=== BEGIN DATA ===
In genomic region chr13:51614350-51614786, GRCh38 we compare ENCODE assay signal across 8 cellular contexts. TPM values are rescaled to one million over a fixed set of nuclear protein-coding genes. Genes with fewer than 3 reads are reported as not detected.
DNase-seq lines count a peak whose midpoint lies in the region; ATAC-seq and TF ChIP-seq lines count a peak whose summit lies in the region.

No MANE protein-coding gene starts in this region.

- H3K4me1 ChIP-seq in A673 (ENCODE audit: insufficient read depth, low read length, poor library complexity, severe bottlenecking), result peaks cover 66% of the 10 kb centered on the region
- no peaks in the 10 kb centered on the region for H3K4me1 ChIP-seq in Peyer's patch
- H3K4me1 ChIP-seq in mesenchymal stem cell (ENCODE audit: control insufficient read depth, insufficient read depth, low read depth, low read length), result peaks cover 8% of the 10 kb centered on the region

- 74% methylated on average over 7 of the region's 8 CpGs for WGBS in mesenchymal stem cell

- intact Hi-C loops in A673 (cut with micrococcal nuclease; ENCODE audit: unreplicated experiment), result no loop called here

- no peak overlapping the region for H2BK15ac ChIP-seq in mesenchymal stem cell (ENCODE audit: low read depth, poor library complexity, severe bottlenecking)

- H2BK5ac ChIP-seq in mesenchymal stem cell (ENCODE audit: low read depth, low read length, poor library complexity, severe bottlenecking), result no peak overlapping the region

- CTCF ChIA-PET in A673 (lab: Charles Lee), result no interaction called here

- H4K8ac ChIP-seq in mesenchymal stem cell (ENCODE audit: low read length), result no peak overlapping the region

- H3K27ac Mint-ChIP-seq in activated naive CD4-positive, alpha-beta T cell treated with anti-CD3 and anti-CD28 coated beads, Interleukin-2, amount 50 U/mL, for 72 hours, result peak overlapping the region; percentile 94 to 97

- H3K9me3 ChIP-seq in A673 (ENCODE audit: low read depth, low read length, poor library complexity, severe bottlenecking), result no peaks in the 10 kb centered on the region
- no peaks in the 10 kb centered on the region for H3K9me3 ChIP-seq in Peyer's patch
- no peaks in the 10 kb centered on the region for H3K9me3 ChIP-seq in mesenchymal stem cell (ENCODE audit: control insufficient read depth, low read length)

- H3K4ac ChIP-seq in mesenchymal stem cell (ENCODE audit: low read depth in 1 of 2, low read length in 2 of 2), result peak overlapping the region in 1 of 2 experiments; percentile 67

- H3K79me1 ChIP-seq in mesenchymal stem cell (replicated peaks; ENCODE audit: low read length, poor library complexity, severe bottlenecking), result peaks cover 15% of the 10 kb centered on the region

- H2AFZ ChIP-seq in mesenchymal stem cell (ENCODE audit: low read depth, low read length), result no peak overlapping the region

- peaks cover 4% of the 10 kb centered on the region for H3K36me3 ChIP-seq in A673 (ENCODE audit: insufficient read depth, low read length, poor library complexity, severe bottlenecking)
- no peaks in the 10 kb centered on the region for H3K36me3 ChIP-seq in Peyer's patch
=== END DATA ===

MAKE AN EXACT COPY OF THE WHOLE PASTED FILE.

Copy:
In genomic region chr13:51614350-51614786, GRCh38 we compare ENCODE assay signal across 8 cellular contexts. TPM values are rescaled to one million over a fixed set of nuclear protein-coding genes. Genes with fewer than 3 reads are reported as not detected.
DNase-seq lines count a peak whose midpoint lies in the region; ATAC-seq and TF ChIP-seq lines count a peak whose summit lies in the region.

No MANE protein-coding gene starts in this region.

- H3K4me1 ChIP-seq in A673 (ENCODE audit: insufficient read depth, low read length, poor library complexity, severe bottlenecking), result peaks cover 66% of the 10 kb centered on the region
- no peaks in the 10 kb centered on the region for H3K4me1 ChIP-seq in Peyer's patch
- H3K4me1 ChIP-seq in mesenchymal stem cell (ENCODE audit: control insufficient read depth, insufficient read depth, low read depth, low read length), result peaks cover 8% of the 10 kb centered on the region

- 74% methylated on average over 7 of the region's 8 CpGs for WGBS in mesenchymal stem cell

- intact Hi-C loops in A673 (cut with micrococcal nuclease; ENCODE audit: unreplicated experiment), result no loop called here

- no peak overlapping the region for H2BK15ac ChIP-seq in mesenchymal stem cell (ENCODE audit: low read depth, poor library complexity, severe bottlenecking)

- H2BK5ac ChIP-seq in mesenchymal stem cell (ENCODE audit: low read depth, low read length, poor library complexity, severe bottlenecking), result no peak overlapping the region

- CTCF ChIA-PET in A673 (lab: Charles Lee), result no interaction called here

- H4K8ac ChIP-seq in mesenchymal stem cell (ENCODE audit: low read length), result no peak overlapping the region

- H3K27ac Mint-ChIP-seq in activated naive CD4-positive, alpha-beta T cell treated with anti-CD3 and anti-CD28 coated beads, Interleukin-2, amount 50 U/mL, for 72 hours, result peak overlapping the region; percentile 94 to 97

- H3K9me3 ChIP-seq in A673 (ENCODE audit: low read depth, low read length, poor library complexity, severe bottlenecking), result no peaks in the 10 kb centered on the region
- no peaks in the 10 kb centered on the region for H3K9me3 ChIP-seq in Peyer's patch
- no peaks in the 10 kb centered on the region for H3K9me3 ChIP-seq in mesenchymal stem cell (ENCODE audit: control insufficient read depth, low read length)

- H3K4ac ChIP-seq in mesenchymal stem cell (ENCODE audit: low read depth in 1 of 2, low read length in 2 of 2), result peak overlapping the region in 1 of 2 experiments; percentile 67

- H3K79me1 ChIP-seq in mesenchymal stem cell (replicated peaks; ENCODE audit: low read length, poor library complexity, severe bottlenecking), result peaks cover 15% of the 10 kb centered on the region

- H2AFZ ChIP-seq in mesenchymal stem cell (ENCODE audit: low read depth, low read length), result no peak overlapping the region

- peaks cover 4% of the 10 kb centered on the region for H3K36me3 ChIP-seq in A673 (ENCODE audit: insufficient read depth, low read length, poor library complexity, severe bottlenecking)
- no peaks in the 10 kb centered on the region for H3K36me3 ChIP-seq in Peyer's patch